'Not anti-vax': Seven responds as fans threaten Pete Evans boycott
Viewers are calling on Channel Seven to address a new controversy surrounding Pete Evans, who posed with a prominent anti-vaccination campaigner and shared a link to the man’s organisation that lobbies for vaccination reform.
The My Kitchen Rules judge uploaded a snap alongside Robert F. Kennedy Jr. on Saturday, sparking a firestorm online.
Kennedy, nephew of the late president, is a prolific anti-vaxxer who heads up an organisation known as Children’s Health Defense that claims to expose vaccination myths.
“Great to spend some time with @robertfkennedyjr and learning more about the important work he is doing for our planet and for the coming generations,” the chef wrote, tagging Children’s Health Defense’s Instagram page.
Great to spend some time with @robertfkennedyjr and learning more about the important work he is doing for our planet and for the coming generations. ✌️❤️ @waterkeeperalliance @childrenshealthdefense
A post shared by Pete Evans (@chefpeteevans) on
Now furious audience members are demanding Channel 7 take action, questioning the chef’s ongoing role on MKR, where he has appeared as a judge for the past decade, and even launching a petition.
Channel 7 released a statement to The Daily Telegraph addressing the issue and denying links between Pete and the anti-vax movement.
“Pete is not anti-vax. His position on this, and more generally, is to further his own education on all topics regarding health,” a spokeswoman told the paper.
Pete Evans has never publically addressed his position on the topic personally, and many remain unconvinced.
Jane Hansen wrote for the Telegraph that Seven should reconsider their position.
“For anyone, even a chef with no medical background, to not see what is at stake by undermining confidence in vaccination, is truly mind-boggling,” she wrote.
“I’m not sure how comfortable the Seven Network should be continuing to give Evans a public platform when he keeps such dodgy company.”
Others online tend to agree, some even calling out advertisers with the network, and threatening to boycott the show.
“No thanks. Pete Evans is in it,” one man responded to an ad for the show.
“I will not be watching MKR ever again,” another agreed.
“Sorry @Channel7 & @mykitchenrules this is too far,” one person wrote.
“NRMA Insurance are you sponsoring @mykitchenrules in 2020? You should consider pulling your support,” another wrote.
@Channel7 can you please take some action re Pete Evans.
— 🚁BrendanDwyer #Veteran (@Dudebank) January 13, 2020
“You're a celebrity chef. Stay in your lane,” another advised.
“@mykitchenrules you’re going to want to keep a firm eye on Pete Evans and his ‘voice’,” another wrote.
Channel Seven has not responded to Yahoo Lifestyle’s request for comment.
Robert F Kennedy Jr.’s anti-vax reputation
Robert F. Kennedy Jr. is an environmental attorney, and though he found success prosecuting businesses for polluting water sources earlier in his career, he has since become known for his vocal anti-vaccination advocacy, over his Children’s Health Defense organisation.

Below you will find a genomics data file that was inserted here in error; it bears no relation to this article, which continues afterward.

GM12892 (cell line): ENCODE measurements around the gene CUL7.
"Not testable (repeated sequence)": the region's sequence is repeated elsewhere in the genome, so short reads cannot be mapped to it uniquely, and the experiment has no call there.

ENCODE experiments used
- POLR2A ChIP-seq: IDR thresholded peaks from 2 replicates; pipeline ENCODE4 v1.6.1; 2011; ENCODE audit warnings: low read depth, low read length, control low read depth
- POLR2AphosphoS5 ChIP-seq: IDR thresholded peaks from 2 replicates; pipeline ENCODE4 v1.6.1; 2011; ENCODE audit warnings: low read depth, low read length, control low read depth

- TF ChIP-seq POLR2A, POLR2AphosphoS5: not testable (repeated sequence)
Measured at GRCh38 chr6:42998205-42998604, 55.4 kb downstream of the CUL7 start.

The website’s mission does not specifically name vaccines as their main source of focus, though research papers with names like, Vaccine Failures: The Glaring Problem Officials Are Ignoring and Mercury in Vaccines pepper the contents.
Pete’s post referring to the organisation has sparked intense reaction from professionals, and now members of the medical community are calling for action and response.
Professor Kristine Macartney, a pediatric infectious disease specialist and director of the National Centre for Immunisation Research and Surveillance with the University of Sydney, told Yahoo Lifestyle when it comes to discussing vaccinations, the risk of spreading misinformation means it should be left to the experts.
“It is really important to recognise the harm that is potentially caused here,” she says.
“When we see a child die needlessly from measles... in a world where people are getting the wrong messages, it’s incredibly important that we recognise how serious these diseases are.”
Pete Evans has been contacted for comment.
It’s not the first time Pete Evans has sparked outrage. The paleo chef has come under fire in the past for throwing his weight behind a controversial new study out of Canada that is suggesting drinking water with fluoride while pregnant could lead to a drop in your baby’s IQ.
Last year, his book Heal also raised eyebrows with recommendations to avoid sunscreen and eat a purely animal product diet to fix gut problems.
He has however got a strong following with over 200k followers and is one of the most recognisable faces in Australian cooking thanks to his role as a MKR judge.
A deadly serious decision
Last year, the World Health Organisation named vaccination hesitancy among the top risks to public health.
Professor Macartney says when it comes to associating and promoting with people who are outspoken anti-vaxxers, even if not their message, it’s important to weigh up that risk.
“That is very serious and it’s something that everyone who is associated with that (person) needs to think carefully about,” she warns.
“It is really important that when someone is propagating misinformation that as a community we stand up and we give people the confidence to seek appropriate and trusted sources of information.”
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